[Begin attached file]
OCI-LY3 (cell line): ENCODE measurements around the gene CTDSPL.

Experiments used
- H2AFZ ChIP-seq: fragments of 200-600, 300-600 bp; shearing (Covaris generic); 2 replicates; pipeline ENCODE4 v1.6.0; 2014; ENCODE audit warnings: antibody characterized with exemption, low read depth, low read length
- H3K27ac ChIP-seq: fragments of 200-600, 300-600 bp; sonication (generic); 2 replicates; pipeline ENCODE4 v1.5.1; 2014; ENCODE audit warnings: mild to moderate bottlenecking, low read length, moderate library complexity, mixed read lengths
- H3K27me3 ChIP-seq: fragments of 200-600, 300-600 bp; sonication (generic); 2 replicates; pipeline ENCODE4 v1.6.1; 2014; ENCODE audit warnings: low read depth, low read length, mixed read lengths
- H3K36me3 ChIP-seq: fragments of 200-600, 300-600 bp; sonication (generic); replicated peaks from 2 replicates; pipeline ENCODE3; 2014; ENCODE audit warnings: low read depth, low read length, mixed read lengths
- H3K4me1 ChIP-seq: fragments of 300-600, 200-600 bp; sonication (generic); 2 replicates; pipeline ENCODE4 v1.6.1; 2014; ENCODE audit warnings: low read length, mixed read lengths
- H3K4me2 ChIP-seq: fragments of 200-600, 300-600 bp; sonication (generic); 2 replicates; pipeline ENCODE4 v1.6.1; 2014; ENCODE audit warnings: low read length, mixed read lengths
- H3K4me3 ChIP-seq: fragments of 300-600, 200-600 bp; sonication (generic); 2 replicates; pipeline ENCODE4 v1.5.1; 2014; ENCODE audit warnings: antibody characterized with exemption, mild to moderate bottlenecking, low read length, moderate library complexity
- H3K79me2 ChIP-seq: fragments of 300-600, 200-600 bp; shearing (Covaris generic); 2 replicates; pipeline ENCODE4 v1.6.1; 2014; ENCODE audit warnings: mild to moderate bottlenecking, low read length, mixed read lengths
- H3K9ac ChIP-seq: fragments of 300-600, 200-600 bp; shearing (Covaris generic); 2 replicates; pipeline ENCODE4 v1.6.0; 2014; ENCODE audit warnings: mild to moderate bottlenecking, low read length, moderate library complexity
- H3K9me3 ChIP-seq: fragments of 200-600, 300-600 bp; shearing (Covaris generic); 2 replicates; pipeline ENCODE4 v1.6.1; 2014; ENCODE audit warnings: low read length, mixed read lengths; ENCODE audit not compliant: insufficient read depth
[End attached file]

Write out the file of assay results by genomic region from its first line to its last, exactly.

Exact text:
OCI-LY3 (cell line): ENCODE measurements around the gene CTDSPL.

Experiments used
- H2AFZ ChIP-seq: fragments of 200-600, 300-600 bp; shearing (Covaris generic); 2 replicates; pipeline ENCODE4 v1.6.0; 2014; ENCODE audit warnings: antibody characterized with exemption, low read depth, low read length
- H3K27ac ChIP-seq: fragments of 200-600, 300-600 bp; sonication (generic); 2 replicates; pipeline ENCODE4 v1.5.1; 2014; ENCODE audit warnings: mild to moderate bottlenecking, low read length, moderate library complexity, mixed read lengths
- H3K27me3 ChIP-seq: fragments of 200-600, 300-600 bp; sonication (generic); 2 replicates; pipeline ENCODE4 v1.6.1; 2014; ENCODE audit warnings: low read depth, low read length, mixed read lengths
- H3K36me3 ChIP-seq: fragments of 200-600, 300-600 bp; sonication (generic); replicated peaks from 2 replicates; pipeline ENCODE3; 2014; ENCODE audit warnings: low read depth, low read length, mixed read lengths
- H3K4me1 ChIP-seq: fragments of 300-600, 200-600 bp; sonication (generic); 2 replicates; pipeline ENCODE4 v1.6.1; 2014; ENCODE audit warnings: low read length, mixed read lengths
- H3K4me2 ChIP-seq: fragments of 200-600, 300-600 bp; sonication (generic); 2 replicates; pipeline ENCODE4 v1.6.1; 2014; ENCODE audit warnings: low read length, mixed read lengths
- H3K4me3 ChIP-seq: fragments of 300-600, 200-600 bp; sonication (generic); 2 replicates; pipeline ENCODE4 v1.5.1; 2014; ENCODE audit warnings: antibody characterized with exemption, mild to moderate bottlenecking, low read length, moderate library complexity
- H3K79me2 ChIP-seq: fragments of 300-600, 200-600 bp; shearing (Covaris generic); 2 replicates; pipeline ENCODE4 v1.6.1; 2014; ENCODE audit warnings: mild to moderate bottlenecking, low read length, mixed read lengths
- H3K9ac ChIP-seq: fragments of 300-600, 200-600 bp; shearing (Covaris generic); 2 replicates; pipeline ENCODE4 v1.6.0; 2014; ENCODE audit warnings: mild to moderate bottlenecking, low read length, moderate library complexity
- H3K9me3 ChIP-seq: fragments of 200-600, 300-600 bp; shearing (Covaris generic); 2 replicates; pipeline ENCODE4 v1.6.1; 2014; ENCODE audit warnings: low read length, mixed read lengths; ENCODE audit not compliant: insufficient read depth